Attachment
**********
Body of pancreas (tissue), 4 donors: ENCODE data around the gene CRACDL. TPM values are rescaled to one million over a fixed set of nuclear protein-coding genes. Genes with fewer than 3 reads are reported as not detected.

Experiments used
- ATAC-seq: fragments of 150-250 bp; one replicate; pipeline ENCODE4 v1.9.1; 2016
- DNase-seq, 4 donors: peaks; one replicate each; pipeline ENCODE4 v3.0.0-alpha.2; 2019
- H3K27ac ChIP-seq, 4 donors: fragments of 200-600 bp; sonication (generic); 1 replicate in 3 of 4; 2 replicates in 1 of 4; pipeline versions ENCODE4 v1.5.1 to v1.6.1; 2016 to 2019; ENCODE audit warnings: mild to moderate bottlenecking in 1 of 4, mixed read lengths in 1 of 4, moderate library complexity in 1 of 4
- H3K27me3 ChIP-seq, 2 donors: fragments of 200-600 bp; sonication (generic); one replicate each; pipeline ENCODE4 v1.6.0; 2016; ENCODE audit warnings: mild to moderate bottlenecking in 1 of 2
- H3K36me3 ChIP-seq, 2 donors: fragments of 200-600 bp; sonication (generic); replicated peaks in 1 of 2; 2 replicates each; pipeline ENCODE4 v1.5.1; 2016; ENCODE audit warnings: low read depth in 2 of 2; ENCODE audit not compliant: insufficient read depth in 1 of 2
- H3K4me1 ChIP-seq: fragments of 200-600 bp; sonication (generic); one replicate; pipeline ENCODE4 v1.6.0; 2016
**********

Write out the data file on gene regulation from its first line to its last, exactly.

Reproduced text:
Body of pancreas (tissue), 4 donors: ENCODE data around the gene CRACDL. TPM values are rescaled to one million over a fixed set of nuclear protein-coding genes. Genes with fewer than 3 reads are reported as not detected.

Experiments used
- ATAC-seq: fragments of 150-250 bp; one replicate; pipeline ENCODE4 v1.9.1; 2016
- DNase-seq, 4 donors: peaks; one replicate each; pipeline ENCODE4 v3.0.0-alpha.2; 2019
- H3K27ac ChIP-seq, 4 donors: fragments of 200-600 bp; sonication (generic); 1 replicate in 3 of 4; 2 replicates in 1 of 4; pipeline versions ENCODE4 v1.5.1 to v1.6.1; 2016 to 2019; ENCODE audit warnings: mild to moderate bottlenecking in 1 of 4, mixed read lengths in 1 of 4, moderate library complexity in 1 of 4
- H3K27me3 ChIP-seq, 2 donors: fragments of 200-600 bp; sonication (generic); one replicate each; pipeline ENCODE4 v1.6.0; 2016; ENCODE audit warnings: mild to moderate bottlenecking in 1 of 2
- H3K36me3 ChIP-seq, 2 donors: fragments of 200-600 bp; sonication (generic); replicated peaks in 1 of 2; 2 replicates each; pipeline ENCODE4 v1.5.1; 2016; ENCODE audit warnings: low read depth in 2 of 2; ENCODE audit not compliant: insufficient read depth in 1 of 2
- H3K4me1 ChIP-seq: fragments of 200-600 bp; sonication (generic); one replicate; pipeline ENCODE4 v1.6.0; 2016